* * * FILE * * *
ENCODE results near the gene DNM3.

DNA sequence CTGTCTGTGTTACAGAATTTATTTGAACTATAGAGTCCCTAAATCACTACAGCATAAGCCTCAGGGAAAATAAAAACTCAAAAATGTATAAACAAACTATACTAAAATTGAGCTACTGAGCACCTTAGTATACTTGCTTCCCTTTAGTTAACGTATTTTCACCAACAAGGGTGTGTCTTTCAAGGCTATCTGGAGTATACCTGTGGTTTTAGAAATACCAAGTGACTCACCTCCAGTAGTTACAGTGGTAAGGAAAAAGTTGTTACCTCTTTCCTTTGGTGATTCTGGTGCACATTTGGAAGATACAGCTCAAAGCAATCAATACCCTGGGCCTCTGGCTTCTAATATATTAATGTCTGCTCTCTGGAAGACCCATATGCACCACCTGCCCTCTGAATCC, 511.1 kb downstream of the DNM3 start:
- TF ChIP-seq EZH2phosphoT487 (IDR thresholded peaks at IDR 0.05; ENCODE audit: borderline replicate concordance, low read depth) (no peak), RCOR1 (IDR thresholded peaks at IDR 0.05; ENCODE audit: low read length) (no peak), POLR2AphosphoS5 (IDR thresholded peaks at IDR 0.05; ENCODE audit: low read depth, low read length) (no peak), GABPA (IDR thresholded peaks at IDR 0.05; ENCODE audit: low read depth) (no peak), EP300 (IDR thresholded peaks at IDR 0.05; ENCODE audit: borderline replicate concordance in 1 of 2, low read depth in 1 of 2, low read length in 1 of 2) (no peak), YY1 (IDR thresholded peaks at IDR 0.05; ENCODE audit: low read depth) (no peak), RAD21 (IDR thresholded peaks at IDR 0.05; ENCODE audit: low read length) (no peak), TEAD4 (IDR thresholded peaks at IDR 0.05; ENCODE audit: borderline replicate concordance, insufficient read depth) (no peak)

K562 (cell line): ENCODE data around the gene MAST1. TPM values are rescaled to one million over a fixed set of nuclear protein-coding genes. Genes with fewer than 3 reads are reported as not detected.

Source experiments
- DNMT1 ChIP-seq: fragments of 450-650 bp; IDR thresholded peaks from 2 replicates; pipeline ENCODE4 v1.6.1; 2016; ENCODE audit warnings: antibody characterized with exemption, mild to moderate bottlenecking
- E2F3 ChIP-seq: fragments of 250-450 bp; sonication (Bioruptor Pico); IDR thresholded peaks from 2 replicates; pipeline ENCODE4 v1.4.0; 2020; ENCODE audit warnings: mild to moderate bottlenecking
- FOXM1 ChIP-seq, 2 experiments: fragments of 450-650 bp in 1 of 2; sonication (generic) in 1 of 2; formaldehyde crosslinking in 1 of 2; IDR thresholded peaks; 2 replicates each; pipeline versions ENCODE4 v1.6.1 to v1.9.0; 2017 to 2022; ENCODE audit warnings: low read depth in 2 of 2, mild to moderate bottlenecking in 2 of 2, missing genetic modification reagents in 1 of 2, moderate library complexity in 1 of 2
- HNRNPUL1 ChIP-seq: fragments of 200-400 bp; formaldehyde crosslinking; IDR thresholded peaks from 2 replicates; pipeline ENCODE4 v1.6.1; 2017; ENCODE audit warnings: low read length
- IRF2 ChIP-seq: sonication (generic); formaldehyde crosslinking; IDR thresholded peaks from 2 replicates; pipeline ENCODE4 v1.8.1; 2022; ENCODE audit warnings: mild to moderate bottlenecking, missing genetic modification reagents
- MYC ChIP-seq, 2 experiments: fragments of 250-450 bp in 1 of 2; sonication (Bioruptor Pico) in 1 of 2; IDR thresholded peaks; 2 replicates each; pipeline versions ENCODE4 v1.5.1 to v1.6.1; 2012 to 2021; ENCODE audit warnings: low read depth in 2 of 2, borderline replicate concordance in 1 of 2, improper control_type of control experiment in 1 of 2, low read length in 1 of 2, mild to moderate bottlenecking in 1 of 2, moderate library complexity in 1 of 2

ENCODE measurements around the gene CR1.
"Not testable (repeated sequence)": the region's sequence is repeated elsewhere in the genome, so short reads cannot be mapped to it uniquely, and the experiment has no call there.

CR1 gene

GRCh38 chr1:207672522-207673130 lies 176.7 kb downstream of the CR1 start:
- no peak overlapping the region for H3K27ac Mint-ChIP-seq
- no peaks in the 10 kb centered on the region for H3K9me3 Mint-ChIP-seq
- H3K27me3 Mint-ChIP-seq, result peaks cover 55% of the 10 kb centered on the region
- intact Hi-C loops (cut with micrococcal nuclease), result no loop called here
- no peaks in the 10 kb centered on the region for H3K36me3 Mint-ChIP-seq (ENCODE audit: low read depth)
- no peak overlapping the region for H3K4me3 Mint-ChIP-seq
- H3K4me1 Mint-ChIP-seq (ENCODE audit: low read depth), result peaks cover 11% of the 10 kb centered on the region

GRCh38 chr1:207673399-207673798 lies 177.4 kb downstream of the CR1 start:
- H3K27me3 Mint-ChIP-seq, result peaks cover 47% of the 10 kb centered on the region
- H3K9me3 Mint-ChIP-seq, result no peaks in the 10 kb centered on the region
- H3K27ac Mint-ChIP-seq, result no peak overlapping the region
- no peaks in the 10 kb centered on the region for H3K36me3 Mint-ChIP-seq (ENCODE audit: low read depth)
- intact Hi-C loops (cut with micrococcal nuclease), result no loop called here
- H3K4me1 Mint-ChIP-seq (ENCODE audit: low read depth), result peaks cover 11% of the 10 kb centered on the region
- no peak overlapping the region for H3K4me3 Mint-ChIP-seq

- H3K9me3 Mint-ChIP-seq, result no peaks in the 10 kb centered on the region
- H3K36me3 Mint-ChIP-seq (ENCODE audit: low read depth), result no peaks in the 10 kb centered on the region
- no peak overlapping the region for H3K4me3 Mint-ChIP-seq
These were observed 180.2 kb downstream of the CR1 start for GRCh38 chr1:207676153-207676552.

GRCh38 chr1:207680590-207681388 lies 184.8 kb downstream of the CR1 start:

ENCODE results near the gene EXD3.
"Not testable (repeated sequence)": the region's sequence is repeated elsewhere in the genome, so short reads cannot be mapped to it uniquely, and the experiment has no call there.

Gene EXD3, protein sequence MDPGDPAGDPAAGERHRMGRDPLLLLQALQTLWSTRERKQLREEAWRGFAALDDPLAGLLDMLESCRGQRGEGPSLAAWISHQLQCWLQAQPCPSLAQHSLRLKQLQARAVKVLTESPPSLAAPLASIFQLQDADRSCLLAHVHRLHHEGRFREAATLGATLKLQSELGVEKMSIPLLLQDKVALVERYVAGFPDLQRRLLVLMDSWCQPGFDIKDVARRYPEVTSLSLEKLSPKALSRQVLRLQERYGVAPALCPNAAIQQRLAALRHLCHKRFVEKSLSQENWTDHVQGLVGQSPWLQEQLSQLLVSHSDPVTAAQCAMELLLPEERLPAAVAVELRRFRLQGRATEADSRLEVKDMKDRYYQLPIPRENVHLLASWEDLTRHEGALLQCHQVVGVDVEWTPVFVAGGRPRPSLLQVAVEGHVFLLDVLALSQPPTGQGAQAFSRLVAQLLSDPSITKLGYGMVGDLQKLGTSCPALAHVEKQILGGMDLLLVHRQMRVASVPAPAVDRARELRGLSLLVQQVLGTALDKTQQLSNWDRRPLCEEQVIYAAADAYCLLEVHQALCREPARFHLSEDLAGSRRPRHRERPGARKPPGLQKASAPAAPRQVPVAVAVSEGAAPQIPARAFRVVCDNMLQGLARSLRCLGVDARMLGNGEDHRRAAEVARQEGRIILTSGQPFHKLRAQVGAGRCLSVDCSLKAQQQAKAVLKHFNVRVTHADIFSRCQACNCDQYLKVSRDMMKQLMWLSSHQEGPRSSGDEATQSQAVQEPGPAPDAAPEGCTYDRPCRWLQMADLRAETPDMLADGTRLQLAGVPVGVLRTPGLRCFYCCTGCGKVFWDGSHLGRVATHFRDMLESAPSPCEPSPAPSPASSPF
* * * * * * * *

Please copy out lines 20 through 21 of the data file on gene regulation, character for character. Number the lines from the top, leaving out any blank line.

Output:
- no peaks in the 10 kb centered on the region for H3K36me3 Mint-ChIP-seq (ENCODE audit: low read depth)
- no peak overlapping the region for H3K4me3 Mint-ChIP-seq